by David Borenstein, MD
For a person with comorbidities, it is important to remember that you are, as the saying goes, only as young as your oldest part. For example, you may have leg pain from spinal stenosis, but it may not be your leg pain that limits your physical function. If you have heart or lung disease, you may be able to walk only a block or two before chest pain or shortness of breath causes you to stop. In this case, the non–spinal stenosis problems are your “oldest part” and should be the main focus of treatment. If you are otherwise healthy and spinal stenosis is your limiting factor, your spine is your oldest part and your spinal stenosis should be treated aggressively.
Conservative treatment. The basic goal of therapy is to maximize the space in the spinal canal for the blood vessels that supply the nerves. Consider the following recommendations as part of a conservative self-management program for lumbar spinal stenosis:
Drug treatment. Medicines can be effective in improving physical function and decreasing pain in people with spinal stenosis. Nonsteroidal anti-inflammatory drugs (NSAIDs), which include ibuprofen (Advil, Motrin IB) and naproxen (Aleve), have the dual benefit reducing inflammation and relieving pain. NSAIDs can decrease soft tissue swelling in the spinal canal, allowing greater room for the spinal nerves. The downside of NSAIDs is their potential side effects, which include gastrointestinal ulcers and bleeding, high blood pressure, and edema (swelling caused by water retention) in the legs. People considering long-term NSAID use need to think carefully about the benefits and risks of these drugs and be sure that they take the smallest effective dose.
People who experience too many side effects with NSAIDs may consider opioids. Opioids such as hydrocodone (Vicodin) and oxycodone (Percocet) are effective pain relievers but have their own list of side effects, especially in older people. Opioids can cause severe constipation and may also bring about mental clouding, dizziness, and loss of balance.
Epidural injections are sometimes used for spinal stenosis if exercise and NSAIDs have not relieved symptoms well enough. Epidural injections are delivered into the spine. Most people know about their use in pregnant women during delivery, when anesthetics are injected into the spine to numb the lower half of the body. In people with spinal stenosis, the injected drug is a corticosteroid, a powerful anti-inflammatory that can shrink swollen tissues. The injection is given at the area of the spine that has the greatest degree of narrowing, as determined by MRI or CT. Also, people have to stop taking NSAIDs or other blood-thinners before getting the injection.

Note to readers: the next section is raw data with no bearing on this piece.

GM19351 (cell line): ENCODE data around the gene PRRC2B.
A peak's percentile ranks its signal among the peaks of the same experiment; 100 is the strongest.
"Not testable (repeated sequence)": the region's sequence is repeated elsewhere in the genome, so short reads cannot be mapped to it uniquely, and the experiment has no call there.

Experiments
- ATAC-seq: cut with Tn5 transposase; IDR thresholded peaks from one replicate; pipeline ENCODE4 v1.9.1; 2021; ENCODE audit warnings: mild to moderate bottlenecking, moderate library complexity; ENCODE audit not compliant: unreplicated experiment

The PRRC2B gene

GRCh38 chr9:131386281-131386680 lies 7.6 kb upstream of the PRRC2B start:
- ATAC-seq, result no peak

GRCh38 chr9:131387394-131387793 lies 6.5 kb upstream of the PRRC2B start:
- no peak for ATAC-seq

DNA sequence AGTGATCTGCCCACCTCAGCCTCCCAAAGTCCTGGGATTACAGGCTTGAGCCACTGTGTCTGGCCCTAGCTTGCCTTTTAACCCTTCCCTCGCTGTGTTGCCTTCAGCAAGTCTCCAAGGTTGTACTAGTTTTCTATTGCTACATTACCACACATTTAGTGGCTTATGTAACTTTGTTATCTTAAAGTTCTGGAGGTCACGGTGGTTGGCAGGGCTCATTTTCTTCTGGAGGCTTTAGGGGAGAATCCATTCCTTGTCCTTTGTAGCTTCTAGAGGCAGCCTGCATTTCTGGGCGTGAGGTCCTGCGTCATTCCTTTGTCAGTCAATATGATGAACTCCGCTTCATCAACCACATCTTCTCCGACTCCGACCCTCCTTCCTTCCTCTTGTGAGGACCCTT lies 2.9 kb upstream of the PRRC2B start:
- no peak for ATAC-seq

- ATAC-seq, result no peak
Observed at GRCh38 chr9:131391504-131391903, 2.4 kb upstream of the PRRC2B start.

People receiving corticosteroid injections need to consider the possible side effects of the drugs, which include high blood glucose, high blood pressure, and low bone mass. Because of the possibility of side effects, only three injections of corticosteroids should be administered in a given six-month period. If leg pain returns, people can receive an injection every two months thereafter, but may also decide to delay subsequent injections until leg pain with walking recurs. Epidural corticosteroid injections can be given over many years if necessary and if side effects do not become too troublesome.
Surgery. People should consider lumbar spine surgery only if they are physically incapacitated by spinal stenosis and have not had success with drug therapy. Candidates for surgery have leg pain after standing 10–15 minutes or walking short distances. In some people, spinal stenosis affects nerves that aid in bladder or rectal function. Surgery may be required for people who experience incontinence as a result. Age is not a deciding factor in the decision to undergo surgery; general medical health is more important. People who are 80 or 90 years of age and are in good health may benefit from surgery.
Last Reviewed on July 27, 2011
David Borenstein is a rheumatologist and Clinical Professor of Medicine at The George Washington University Medical Center in Washington, DC. Over the course of his 32-year career, his major medical interest has been the evaluation and treatment of spinal disorders.
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